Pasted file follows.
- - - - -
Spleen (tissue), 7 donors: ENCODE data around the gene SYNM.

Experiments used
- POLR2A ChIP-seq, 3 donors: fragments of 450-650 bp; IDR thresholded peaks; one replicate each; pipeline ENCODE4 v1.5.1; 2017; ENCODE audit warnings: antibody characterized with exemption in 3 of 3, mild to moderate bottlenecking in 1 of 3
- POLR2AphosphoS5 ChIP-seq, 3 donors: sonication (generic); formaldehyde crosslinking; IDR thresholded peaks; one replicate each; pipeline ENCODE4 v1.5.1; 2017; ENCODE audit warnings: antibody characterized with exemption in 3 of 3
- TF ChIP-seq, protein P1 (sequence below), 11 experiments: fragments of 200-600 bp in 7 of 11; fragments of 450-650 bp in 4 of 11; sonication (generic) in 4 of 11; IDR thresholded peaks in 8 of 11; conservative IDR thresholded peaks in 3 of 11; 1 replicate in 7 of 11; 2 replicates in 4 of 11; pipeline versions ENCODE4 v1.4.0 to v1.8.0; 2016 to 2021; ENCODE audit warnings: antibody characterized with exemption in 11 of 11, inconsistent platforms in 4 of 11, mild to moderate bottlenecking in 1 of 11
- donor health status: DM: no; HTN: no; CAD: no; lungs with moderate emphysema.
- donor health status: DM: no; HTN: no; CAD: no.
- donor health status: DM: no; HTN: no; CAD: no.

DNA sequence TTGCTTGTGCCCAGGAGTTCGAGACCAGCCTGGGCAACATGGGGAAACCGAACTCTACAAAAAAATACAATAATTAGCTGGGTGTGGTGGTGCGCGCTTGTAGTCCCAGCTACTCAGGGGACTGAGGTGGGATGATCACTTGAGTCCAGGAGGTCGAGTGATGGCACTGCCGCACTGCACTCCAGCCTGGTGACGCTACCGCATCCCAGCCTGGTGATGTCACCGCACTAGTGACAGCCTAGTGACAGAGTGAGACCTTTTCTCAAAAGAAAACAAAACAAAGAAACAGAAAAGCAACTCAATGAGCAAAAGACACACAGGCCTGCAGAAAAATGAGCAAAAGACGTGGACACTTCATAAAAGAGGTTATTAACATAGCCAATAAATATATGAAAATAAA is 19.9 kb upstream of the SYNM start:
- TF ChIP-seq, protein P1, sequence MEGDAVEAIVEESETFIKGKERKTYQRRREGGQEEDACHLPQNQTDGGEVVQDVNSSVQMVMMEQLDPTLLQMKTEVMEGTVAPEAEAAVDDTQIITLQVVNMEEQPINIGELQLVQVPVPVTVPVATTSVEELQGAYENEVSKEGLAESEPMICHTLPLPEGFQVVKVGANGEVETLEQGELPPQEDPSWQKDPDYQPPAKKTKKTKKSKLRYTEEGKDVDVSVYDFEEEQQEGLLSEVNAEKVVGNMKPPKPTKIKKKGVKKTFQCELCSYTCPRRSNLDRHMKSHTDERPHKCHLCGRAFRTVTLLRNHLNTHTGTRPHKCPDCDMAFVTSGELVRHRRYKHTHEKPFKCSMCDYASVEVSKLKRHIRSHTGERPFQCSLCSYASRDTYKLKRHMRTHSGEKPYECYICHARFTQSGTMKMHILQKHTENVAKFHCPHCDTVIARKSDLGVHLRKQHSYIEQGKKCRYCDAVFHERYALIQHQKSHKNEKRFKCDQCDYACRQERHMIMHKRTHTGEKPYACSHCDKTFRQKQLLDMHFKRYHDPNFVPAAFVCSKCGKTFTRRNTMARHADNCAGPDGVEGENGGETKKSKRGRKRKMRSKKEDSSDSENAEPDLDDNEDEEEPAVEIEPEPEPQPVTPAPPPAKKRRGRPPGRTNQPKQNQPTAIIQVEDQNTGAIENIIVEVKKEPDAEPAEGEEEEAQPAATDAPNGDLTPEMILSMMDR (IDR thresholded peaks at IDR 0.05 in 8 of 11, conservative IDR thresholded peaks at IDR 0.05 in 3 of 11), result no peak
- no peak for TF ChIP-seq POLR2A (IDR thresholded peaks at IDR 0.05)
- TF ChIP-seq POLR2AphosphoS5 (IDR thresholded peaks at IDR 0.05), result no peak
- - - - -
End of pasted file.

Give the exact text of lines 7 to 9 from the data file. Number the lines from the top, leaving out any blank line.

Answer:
- donor health status: DM: no; HTN: no; CAD: no.
- donor health status: DM: no; HTN: no; CAD: no.

DNA sequence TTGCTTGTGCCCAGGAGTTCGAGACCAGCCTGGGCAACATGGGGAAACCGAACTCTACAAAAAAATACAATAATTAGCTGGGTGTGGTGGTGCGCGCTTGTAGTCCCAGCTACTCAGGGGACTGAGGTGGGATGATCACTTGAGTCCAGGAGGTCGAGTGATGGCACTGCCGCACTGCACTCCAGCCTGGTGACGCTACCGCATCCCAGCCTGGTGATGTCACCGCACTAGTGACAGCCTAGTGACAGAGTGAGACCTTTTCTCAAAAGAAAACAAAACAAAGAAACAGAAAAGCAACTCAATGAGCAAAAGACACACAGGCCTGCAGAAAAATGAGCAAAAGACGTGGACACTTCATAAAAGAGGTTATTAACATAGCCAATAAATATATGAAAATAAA is 19.9 kb upstream of the SYNM start: